Break the habits
Of the many symptoms I see in people with anxiety, one of the most prevalent ones is the repetition of daily rituals. 1. Get up and do this because otherwise this. 2. Do this at this time to avoid this.
This is the worst thing you can do for your overall mental health. Getting into habit circles which you’re scared to leave is a step backwards in treating your anxiety. One of the best things you can do is actually leaving the comfort zone.
Doing something you’re scared to and finishing it raises endorphins and breaks the fear into a million different pieces.
EXAMPLE: I used to be scared to use public transport (for many reasons mostly related to my Ulcerative Colitis) my palms began to sweat and I would get dizzy at the thought of using the underground or getting on a bus. One day I decided to get on a train for 3 stations at lunch and when I got off I had a superb day, I was beaming that I had beaten this anxiety and…nothing happened. Now I use public transport every day.
Breathe, don’t think.
Thinking is what got us into this mess of anxiety. It is the cause of our distress. Linking into what I said before about breaking the cycles which can be very scary is to just clear your head and breathe through it. If you are on the edge of doing something which gives you anxiety then try this – just do it.
Don’t give it a thought, focus on breathing nice and deep and jump.
Like I mentioned in How to be Depressed we live in a world that accepts mental health in the same way it accepts physical health. Anxiety is no different and with the amount of people in therapy for the illness, you better believe we have some great services.
Some people need medication for anxiety but no one will force it on you. There are so many ways to help you live with this that you would be silly not to go see your doctor. It’s scary (I have been there) but once again I promise there is nothing to be scared of.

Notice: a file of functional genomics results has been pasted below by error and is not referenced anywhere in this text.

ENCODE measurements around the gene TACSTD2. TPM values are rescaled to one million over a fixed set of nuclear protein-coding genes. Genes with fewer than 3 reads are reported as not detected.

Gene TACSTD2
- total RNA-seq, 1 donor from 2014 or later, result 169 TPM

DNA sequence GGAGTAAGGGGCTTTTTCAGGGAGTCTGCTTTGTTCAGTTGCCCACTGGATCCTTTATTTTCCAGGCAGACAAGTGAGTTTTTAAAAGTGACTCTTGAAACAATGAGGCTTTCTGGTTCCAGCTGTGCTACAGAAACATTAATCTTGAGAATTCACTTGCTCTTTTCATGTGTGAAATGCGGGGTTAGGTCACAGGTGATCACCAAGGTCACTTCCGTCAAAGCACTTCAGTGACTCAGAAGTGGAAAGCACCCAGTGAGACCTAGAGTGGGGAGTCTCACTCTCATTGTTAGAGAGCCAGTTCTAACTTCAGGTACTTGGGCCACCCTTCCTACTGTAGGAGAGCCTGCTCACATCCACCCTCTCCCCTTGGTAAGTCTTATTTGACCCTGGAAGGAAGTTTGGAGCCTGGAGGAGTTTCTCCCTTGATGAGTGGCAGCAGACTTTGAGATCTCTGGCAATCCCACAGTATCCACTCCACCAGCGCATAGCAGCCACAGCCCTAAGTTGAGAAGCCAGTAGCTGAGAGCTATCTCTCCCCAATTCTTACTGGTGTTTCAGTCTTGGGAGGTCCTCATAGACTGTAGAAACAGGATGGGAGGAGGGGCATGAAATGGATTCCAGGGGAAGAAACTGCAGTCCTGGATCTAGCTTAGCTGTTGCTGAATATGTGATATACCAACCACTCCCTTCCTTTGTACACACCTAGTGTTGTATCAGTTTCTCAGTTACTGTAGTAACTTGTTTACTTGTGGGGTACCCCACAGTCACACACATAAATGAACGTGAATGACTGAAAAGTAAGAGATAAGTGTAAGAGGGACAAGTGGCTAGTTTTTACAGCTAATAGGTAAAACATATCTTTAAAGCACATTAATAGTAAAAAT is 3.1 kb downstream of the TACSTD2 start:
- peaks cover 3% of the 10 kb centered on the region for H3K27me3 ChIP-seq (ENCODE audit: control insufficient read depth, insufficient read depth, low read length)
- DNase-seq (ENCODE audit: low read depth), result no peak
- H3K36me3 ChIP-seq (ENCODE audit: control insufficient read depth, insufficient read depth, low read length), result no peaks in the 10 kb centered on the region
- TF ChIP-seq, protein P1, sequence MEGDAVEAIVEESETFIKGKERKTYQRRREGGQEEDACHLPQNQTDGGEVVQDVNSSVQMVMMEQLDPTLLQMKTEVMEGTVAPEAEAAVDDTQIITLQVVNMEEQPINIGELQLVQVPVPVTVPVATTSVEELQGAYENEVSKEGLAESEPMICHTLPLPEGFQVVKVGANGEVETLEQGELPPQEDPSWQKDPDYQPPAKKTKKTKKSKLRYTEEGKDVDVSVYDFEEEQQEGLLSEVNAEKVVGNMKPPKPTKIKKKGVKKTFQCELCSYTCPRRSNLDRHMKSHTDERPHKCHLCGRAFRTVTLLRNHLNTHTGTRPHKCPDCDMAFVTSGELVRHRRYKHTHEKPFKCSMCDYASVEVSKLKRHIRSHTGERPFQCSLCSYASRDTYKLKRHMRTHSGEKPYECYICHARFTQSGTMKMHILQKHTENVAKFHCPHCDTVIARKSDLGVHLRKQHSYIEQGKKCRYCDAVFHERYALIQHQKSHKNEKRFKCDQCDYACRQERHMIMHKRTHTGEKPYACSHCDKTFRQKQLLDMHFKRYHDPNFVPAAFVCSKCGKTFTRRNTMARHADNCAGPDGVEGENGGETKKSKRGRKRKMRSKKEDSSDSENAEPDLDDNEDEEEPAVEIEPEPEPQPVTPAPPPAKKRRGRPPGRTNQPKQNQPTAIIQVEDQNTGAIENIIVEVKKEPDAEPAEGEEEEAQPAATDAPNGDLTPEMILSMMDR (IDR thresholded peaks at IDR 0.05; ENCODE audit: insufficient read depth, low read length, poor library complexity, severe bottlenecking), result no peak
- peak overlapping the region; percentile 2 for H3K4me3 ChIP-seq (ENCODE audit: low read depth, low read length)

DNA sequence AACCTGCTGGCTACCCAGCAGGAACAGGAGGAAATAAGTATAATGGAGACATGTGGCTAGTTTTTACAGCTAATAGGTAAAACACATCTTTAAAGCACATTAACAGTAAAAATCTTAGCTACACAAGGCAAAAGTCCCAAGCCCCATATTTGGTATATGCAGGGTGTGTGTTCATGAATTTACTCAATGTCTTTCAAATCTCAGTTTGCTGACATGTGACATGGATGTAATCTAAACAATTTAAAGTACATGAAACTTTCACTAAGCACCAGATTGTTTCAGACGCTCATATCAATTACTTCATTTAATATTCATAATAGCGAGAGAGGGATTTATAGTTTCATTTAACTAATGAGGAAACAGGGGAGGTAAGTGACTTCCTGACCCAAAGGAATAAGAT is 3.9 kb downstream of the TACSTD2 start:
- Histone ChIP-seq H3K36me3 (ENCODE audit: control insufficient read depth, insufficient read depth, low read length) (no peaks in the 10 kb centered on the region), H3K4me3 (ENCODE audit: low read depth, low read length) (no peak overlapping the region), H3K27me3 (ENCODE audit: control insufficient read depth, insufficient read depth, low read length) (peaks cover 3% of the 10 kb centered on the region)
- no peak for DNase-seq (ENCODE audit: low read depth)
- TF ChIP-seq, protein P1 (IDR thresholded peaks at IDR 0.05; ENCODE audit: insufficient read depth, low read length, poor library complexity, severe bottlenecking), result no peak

AND! If you’re not ready to go to the docs then that’s fine too! But I highly recommend you talk to your friends and family about how you feel. That way they know what’s wrong if you don’t want to go out or are experiencing a bad time and can help (or not) if you want.
Do something you have been putting off
For me as a a master procrastinator, I let chores and duties pile up until I begin to worry about them. I know this is common amongst many people with anxiety too. We think ‘Oh I’ll do it later,’ until later comes and then comes the worry to actually it at all for fear of repercussions.
Well let me tell you, there probably are no repercussions, chances are your anxious mind has built it up to the point where it’s a daunting task when in reality you just have to go the post office and pay your bill.
In any case the best way to combat this is to just get it out of the way, I find once I have done these things that I feel so much better afterwards. It’s just one less anxiety to carry with you.
Last but not least: What’s the worst that could happen?
When you feel anxiety bubbling up inside you, ask yourself ‘What is the worst that could happen?’ and then push it a little further and say, ‘What would I do if this were to happen?’
Answer both the questions. It’s like some magic spell which I do almost every day. I find that 80% of my time my anxiety disappears. You and I are strong enough to face most things life has to throw at us – do not forget that. You’ve been through worse and so have I.
Anxiety is a cruel mistress. It clings to you like some sort of sticky, long nailed witch that doesn’t let you feel right or think straight. This witch is easy enough to shake off, though, if you find your own way to deal with it.
The things I wrote about today are simply my own fail-proof ways of dealing with this nasty illness.
I am doing a lot better than I was 6 years ago, a lot! I know you can, too and I wish you the best on your journey. Please, feel free to share this post to help others in the same boat it would mean a lot to them.
Have an awesome, anxiety free day!